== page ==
DC families of gun violence victims push for national legislation

WASHINGTON, DC - D.C. residents who’ve lost family members to gun violence gathered at the Martin Luther King Jr. Memorial Library to take part in a roundtable discussion calling on Congress to pass gun control legislation.

"I’m a voice for all the mothers who are not strong enough to speak. Who don’t have the courage to speak,” said Cynthia Dawkins, whose son Timothy, was killed in Southeast DC by a stray bullet in 2013.

The roundtable was hosted by D.C. Congresswoman Eleanor Holmes-Norton and was part of nation-wide day of events hosted by other House Democrats. It follows their 26-hour sit-in on the House floor last week.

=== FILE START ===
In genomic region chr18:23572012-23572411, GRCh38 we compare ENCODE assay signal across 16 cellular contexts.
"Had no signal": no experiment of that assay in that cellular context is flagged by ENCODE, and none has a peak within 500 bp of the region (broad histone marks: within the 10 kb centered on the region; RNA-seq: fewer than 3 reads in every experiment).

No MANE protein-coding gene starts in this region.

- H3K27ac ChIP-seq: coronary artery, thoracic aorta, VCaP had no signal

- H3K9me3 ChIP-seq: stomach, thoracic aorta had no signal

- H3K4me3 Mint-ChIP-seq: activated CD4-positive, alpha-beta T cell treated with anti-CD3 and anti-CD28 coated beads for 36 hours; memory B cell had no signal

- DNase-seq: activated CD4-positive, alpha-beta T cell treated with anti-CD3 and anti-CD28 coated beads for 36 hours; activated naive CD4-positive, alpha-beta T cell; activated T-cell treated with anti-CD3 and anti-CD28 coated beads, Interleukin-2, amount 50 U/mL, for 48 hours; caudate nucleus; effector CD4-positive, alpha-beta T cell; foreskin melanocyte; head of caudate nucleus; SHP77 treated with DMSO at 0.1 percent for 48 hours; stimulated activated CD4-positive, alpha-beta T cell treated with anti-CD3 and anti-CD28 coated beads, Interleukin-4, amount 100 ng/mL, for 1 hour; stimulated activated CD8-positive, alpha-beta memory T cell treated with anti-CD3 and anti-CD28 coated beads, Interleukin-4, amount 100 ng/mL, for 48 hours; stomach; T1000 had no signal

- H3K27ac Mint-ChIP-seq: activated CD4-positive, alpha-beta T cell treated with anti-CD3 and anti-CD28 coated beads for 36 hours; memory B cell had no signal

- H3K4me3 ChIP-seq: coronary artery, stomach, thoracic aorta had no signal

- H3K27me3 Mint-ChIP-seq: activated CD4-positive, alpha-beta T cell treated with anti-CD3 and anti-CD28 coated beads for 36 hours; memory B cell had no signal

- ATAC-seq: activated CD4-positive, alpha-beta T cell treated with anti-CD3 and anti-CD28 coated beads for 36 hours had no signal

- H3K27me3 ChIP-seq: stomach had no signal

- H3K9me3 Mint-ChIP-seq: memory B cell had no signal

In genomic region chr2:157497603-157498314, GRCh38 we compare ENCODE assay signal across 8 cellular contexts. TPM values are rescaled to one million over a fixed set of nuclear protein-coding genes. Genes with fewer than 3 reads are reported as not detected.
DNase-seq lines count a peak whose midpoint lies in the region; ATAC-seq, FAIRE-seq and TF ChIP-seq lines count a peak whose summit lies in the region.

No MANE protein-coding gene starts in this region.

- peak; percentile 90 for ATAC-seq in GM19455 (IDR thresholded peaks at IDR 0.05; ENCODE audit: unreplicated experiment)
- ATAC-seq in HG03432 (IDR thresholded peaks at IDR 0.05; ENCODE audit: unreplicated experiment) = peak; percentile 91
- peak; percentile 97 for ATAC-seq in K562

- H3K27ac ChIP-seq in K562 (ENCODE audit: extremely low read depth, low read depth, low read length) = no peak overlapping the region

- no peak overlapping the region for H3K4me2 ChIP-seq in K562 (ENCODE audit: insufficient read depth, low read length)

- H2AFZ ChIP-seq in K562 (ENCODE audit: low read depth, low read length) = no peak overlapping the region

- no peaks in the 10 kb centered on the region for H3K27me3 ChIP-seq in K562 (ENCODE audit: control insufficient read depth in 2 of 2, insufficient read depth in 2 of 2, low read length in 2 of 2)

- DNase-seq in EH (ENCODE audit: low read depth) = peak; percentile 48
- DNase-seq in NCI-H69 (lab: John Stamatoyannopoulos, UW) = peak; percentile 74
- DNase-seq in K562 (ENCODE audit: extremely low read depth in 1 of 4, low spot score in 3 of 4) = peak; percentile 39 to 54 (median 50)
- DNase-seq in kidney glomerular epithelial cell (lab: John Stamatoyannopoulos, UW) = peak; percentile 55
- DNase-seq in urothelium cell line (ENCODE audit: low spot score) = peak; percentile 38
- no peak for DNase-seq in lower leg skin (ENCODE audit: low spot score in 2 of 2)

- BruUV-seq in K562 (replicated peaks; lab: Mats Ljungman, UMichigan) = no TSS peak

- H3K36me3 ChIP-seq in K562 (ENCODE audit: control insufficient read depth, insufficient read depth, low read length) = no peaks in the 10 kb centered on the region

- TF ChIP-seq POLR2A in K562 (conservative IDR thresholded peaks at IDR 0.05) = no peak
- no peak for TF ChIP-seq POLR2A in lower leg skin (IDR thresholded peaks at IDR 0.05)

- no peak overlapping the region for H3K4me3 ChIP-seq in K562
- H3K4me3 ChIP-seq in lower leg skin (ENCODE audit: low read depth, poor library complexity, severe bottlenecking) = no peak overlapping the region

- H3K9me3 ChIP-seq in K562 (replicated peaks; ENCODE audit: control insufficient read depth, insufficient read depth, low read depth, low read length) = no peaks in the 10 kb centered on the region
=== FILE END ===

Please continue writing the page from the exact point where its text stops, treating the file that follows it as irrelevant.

"We’re going to keep raising consciousness on this matter until we get something done and we think we can,” said Rep. Holmes-Norton.

Those in attendance said that national legislation is needed as gun control laws passed in one jurisdiction can be undermined by another.

"To put it simply, Virginia has much looser gun laws than the District, and much of the country quite frankly. And is the source of the majority of the guns that are purchased and are very quickly, get into the wrong hands and are used in crime,” said D.C. Police Chief Cathy Lanier.

Dawkins, and others at the roundtable, pushed for universal background checks and the “no fly, no buy” legislation that would prevent people on the terrorism watch list from purchasing firearms.